When my husband and I decided to take the plunge and move to the USA, we knew we would miss certain things about home. And yes, the cliches are true: we hanker for good tea, Victoria sponge, sausage rolls, etc. But never did I imagine how strongly I would long for PAYE taxes.

Pay As You Earn – until you’ve been an employee in America you have no idea how beautiful and progressive those four words are. You see, quite wonderfully, you pay… as you earn.

America does, technically, have a PAYE system – they call it mandated withholding. All employers must deduct money for tax from their employees’ wages but, and here’s how it differs from the UK, the amount they withhold seems little removed from a wild guess. Bosses here essentially throw a dart at a number line, multiply by ten, and send that amount to the government… or should I say ‘governments’ because every time you pay tax, you in fact pay taxes, plural, state AND federal.

For clarity, I’m not protesting about the rate of tax (which is actually very low in the USA for the average worker – http://www.politifact.com/virginia/statements/2015/oct/20/donald-trump/trump-says-us-has-highest-tax-rate-anywhere-world/). What bugs me is the ridiculous unnecessary complexity of the system. Back home, there are only two tax statements you frequently hear about: the P60 annual statement and the P45 end of employment statement. That’s it. You almost never have to fill in a form, contact the government, etc. On the other hand, having lived here for only six months, I have already undergone the following tortures:

W4 – when you start a job you fill in a form that tells your employer how much tax to withhold each month. It is extremely complicated and there are mountains of conflicting advice about what to tick and what not to tick. Nobody expects their employer to EVER withhold exactly the right amount.

W2 – at the end of every year you get a statement from your employer saying what was withheld. I got four copies, so I could keep one, send one to the state, send one to the federal government, and give one to my ‘tax preparer’.

1040NR and IT203- as a non-resident, these are the tax returns I file (one federal and one state). All taxpayers, even simple US citizens with just one regular job, have to file tax returns and it is completely expected that the amount that was withheld will be incorrect; you will either have a refund or a bill. A whole industry of ‘tax preparers’ exists to try and get you the full refund to which you’re entitled.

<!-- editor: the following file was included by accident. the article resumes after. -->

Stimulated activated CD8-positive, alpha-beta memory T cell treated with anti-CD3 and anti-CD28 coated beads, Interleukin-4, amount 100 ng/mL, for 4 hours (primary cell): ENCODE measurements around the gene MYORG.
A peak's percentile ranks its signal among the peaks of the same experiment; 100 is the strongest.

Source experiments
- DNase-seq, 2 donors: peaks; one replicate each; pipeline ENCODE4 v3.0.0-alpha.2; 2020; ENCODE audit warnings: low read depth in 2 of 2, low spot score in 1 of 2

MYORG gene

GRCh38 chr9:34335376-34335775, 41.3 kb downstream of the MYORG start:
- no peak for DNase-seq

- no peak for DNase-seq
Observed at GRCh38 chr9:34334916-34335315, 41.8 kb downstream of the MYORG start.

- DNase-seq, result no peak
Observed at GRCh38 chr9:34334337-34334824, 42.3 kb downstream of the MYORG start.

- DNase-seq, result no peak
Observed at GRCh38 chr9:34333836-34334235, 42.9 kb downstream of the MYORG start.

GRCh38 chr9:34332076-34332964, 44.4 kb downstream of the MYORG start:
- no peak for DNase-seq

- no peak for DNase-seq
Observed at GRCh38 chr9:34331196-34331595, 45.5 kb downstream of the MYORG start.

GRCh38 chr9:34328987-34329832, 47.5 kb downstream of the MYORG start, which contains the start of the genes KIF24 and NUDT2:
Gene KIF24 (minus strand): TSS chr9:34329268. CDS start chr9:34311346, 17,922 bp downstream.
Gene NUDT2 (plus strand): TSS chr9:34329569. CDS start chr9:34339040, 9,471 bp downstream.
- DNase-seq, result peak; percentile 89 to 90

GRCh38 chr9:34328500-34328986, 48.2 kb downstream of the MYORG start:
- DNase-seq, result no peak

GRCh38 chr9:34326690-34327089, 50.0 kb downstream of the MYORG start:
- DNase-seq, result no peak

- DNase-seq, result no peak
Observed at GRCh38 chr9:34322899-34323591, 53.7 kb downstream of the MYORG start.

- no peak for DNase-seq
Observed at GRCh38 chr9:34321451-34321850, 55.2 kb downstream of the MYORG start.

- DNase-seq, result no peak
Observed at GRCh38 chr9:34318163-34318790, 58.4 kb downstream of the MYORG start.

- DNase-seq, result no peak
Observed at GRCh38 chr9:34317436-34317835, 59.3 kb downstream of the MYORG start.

843 – this is the form you fill in to get any refunds to which you are entitled in addition to the refund calculated on the tax return. I know that is a ridiculous sentence, but there you go.

Americans accept this absurdity almost without question. Along with their ridiculous healthcare system, the tax rigmarole is just accepted as an inconvenient part of life. The paperwork involved in having a job and going to the doctor is almost overwhelming at times.

It is actually quite simple to work out how much tax I should be paying. The tax rules for non-resident aliens are fairly clear, as is the tax treaty between the USA and the UK. My salary for the year is set in advance and the pre-tax deductions for healthcare, transit, etc., will vary a little but not widely. Despite this, my employer withheld about $3,000 more than I needed to pay, over the course of five months. When I complain about this, nobody seems outraged. It will take at least a month to get that back, but some of my colleagues are still waiting for refunds from last year.

The IRS cleverly markets the annual tax refund as an advantage – a sort of enforced savings plan. They proudly boast that 8 out of 10 taxpayers get a refund. Another interpretation, missing from their website, is that every year the workers of America lend the government over $100 billion, interest free (https://www.irs.gov/uac/newsroom/tax-refunds-reach-almost-125-billion-mark-irs-gov-available-for-tax-help).

Given this country’s twitchiness about state interference, along with its foundational belief in fair taxation, you might expect some appetite for change. However, in a country where the IRS is using a 56-year-old computer program running on an IBM mainframe, and the Department of Defense is reliant on 8-inch floppy disks (http://www.gao.gov/products/GAO-16-696T), I won’t hold my breath.